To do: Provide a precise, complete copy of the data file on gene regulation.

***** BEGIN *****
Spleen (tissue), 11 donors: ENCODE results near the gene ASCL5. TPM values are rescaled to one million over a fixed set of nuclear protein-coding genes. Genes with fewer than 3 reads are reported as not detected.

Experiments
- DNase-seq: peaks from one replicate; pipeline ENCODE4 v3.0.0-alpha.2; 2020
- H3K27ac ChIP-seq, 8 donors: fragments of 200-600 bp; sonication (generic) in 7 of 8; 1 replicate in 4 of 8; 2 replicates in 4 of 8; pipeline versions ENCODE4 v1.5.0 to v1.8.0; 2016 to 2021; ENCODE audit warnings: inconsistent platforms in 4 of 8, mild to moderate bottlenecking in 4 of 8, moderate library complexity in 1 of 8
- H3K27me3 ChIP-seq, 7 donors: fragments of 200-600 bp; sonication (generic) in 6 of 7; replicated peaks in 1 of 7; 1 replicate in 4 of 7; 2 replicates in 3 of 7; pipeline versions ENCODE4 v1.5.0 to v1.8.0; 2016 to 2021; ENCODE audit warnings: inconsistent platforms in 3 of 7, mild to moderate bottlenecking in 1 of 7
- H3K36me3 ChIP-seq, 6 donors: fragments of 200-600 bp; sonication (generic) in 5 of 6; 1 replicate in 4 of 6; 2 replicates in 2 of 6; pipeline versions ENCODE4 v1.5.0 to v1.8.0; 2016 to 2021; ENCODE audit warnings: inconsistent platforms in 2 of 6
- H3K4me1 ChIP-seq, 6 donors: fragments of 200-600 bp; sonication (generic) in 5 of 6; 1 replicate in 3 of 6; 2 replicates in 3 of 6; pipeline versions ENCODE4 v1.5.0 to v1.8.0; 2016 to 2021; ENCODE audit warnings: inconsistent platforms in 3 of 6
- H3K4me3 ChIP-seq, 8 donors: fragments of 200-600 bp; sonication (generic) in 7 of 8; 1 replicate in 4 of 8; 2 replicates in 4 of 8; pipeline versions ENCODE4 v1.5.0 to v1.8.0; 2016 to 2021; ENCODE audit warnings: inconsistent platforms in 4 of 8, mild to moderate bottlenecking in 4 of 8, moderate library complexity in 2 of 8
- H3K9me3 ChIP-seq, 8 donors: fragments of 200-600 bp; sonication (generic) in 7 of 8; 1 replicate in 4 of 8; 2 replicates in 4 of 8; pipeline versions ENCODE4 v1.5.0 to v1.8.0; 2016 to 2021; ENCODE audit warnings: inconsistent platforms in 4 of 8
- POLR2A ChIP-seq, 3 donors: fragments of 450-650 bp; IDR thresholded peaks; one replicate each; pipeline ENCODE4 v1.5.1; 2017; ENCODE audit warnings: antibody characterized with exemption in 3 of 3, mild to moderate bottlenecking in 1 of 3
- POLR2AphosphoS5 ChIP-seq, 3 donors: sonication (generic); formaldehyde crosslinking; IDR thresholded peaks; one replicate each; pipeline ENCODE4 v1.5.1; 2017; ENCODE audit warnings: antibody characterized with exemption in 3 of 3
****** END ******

Spleen (tissue), 11 donors: ENCODE results near the gene ASCL5. TPM values are rescaled to one million over a fixed set of nuclear protein-coding genes. Genes with fewer than 3 reads are reported as not detected.

Experiments
- DNase-seq: peaks from one replicate; pipeline ENCODE4 v3.0.0-alpha.2; 2020
- H3K27ac ChIP-seq, 8 donors: fragments of 200-600 bp; sonication (generic) in 7 of 8; 1 replicate in 4 of 8; 2 replicates in 4 of 8; pipeline versions ENCODE4 v1.5.0 to v1.8.0; 2016 to 2021; ENCODE audit warnings: inconsistent platforms in 4 of 8, mild to moderate bottlenecking in 4 of 8, moderate library complexity in 1 of 8
- H3K27me3 ChIP-seq, 7 donors: fragments of 200-600 bp; sonication (generic) in 6 of 7; replicated peaks in 1 of 7; 1 replicate in 4 of 7; 2 replicates in 3 of 7; pipeline versions ENCODE4 v1.5.0 to v1.8.0; 2016 to 2021; ENCODE audit warnings: inconsistent platforms in 3 of 7, mild to moderate bottlenecking in 1 of 7
- H3K36me3 ChIP-seq, 6 donors: fragments of 200-600 bp; sonication (generic) in 5 of 6; 1 replicate in 4 of 6; 2 replicates in 2 of 6; pipeline versions ENCODE4 v1.5.0 to v1.8.0; 2016 to 2021; ENCODE audit warnings: inconsistent platforms in 2 of 6
- H3K4me1 ChIP-seq, 6 donors: fragments of 200-600 bp; sonication (generic) in 5 of 6; 1 replicate in 3 of 6; 2 replicates in 3 of 6; pipeline versions ENCODE4 v1.5.0 to v1.8.0; 2016 to 2021; ENCODE audit warnings: inconsistent platforms in 3 of 6
- H3K4me3 ChIP-seq, 8 donors: fragments of 200-600 bp; sonication (generic) in 7 of 8; 1 replicate in 4 of 8; 2 replicates in 4 of 8; pipeline versions ENCODE4 v1.5.0 to v1.8.0; 2016 to 2021; ENCODE audit warnings: inconsistent platforms in 4 of 8, mild to moderate bottlenecking in 4 of 8, moderate library complexity in 2 of 8
- H3K9me3 ChIP-seq, 8 donors: fragments of 200-600 bp; sonication (generic) in 7 of 8; 1 replicate in 4 of 8; 2 replicates in 4 of 8; pipeline versions ENCODE4 v1.5.0 to v1.8.0; 2016 to 2021; ENCODE audit warnings: inconsistent platforms in 4 of 8
- POLR2A ChIP-seq, 3 donors: fragments of 450-650 bp; IDR thresholded peaks; one replicate each; pipeline ENCODE4 v1.5.1; 2017; ENCODE audit warnings: antibody characterized with exemption in 3 of 3, mild to moderate bottlenecking in 1 of 3
- POLR2AphosphoS5 ChIP-seq, 3 donors: sonication (generic); formaldehyde crosslinking; IDR thresholded peaks; one replicate each; pipeline ENCODE4 v1.5.1; 2017; ENCODE audit warnings: antibody characterized with exemption in 3 of 3